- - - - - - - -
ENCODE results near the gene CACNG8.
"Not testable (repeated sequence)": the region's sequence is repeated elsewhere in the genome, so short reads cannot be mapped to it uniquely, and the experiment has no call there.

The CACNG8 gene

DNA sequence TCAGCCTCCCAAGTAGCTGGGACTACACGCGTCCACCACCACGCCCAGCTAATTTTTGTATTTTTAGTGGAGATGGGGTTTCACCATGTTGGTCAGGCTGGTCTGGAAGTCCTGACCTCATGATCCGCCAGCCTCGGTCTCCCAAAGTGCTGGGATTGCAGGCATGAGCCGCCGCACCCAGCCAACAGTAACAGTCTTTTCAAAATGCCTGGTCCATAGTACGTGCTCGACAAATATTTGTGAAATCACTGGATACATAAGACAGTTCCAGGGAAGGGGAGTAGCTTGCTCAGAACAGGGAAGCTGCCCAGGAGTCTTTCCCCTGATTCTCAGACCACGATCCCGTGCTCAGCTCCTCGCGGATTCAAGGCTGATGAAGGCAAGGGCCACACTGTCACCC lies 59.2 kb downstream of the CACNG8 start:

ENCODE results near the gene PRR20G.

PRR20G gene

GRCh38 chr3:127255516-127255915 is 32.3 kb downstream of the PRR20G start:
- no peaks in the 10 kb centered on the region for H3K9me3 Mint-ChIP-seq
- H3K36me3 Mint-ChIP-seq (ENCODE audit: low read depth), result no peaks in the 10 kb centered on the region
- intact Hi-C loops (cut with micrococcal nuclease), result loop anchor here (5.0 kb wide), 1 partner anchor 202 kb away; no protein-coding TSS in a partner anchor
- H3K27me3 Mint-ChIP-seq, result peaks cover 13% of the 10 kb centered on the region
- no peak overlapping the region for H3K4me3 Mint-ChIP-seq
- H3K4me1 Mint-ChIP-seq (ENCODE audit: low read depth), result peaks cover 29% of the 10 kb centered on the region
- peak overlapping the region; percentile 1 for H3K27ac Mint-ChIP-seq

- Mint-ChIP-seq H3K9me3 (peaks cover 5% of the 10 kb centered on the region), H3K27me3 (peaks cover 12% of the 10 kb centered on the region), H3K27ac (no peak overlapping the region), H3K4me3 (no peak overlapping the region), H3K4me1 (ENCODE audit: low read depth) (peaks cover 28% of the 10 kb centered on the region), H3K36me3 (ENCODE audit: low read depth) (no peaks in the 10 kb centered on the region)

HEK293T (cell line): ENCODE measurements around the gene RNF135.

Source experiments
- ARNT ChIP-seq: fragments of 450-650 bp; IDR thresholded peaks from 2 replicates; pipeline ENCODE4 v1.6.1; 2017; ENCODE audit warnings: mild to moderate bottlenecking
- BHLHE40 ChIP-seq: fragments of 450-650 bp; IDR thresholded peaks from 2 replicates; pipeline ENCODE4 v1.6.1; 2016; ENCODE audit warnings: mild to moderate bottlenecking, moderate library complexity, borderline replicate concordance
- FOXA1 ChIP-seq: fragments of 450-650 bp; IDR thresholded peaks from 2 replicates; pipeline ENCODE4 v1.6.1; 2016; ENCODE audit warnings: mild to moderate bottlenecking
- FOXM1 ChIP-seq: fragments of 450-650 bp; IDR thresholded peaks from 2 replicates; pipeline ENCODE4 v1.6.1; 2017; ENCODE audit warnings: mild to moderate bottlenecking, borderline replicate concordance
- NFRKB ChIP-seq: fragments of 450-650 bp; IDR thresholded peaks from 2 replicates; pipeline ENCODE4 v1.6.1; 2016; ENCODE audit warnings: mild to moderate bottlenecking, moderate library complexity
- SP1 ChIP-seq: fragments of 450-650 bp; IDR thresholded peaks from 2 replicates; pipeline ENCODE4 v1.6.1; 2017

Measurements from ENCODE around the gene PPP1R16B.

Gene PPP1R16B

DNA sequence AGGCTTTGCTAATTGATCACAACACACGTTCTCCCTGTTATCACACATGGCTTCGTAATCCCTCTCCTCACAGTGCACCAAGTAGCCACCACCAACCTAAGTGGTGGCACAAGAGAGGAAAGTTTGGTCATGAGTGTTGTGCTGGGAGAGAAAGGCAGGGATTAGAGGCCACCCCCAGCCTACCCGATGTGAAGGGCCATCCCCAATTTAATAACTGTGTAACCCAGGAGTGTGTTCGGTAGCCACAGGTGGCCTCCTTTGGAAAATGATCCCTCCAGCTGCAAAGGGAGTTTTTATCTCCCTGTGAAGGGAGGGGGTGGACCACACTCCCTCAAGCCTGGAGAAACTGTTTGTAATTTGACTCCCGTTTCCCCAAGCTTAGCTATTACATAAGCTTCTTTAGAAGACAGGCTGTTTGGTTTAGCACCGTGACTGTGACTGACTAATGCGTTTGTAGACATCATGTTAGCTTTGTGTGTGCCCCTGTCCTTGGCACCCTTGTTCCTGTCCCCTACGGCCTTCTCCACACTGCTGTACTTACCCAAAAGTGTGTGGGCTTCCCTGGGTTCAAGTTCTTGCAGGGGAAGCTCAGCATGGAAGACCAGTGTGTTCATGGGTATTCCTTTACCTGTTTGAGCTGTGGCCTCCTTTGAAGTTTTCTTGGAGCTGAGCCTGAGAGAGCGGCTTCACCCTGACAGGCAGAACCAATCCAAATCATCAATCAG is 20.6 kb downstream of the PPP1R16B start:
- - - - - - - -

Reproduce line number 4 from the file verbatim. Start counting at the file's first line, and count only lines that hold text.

DNA sequence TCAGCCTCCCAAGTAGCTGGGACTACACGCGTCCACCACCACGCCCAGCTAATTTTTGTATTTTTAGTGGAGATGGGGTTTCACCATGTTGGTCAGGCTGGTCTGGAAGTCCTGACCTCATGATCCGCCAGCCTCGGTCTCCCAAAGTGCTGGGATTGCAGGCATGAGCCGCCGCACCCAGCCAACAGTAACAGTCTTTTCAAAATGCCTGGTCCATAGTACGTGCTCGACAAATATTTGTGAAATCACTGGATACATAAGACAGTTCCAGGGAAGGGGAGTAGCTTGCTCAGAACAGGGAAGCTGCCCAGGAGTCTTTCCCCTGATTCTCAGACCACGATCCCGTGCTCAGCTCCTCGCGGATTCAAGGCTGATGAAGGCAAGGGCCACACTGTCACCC lies 59.2 kb downstream of the CACNG8 start: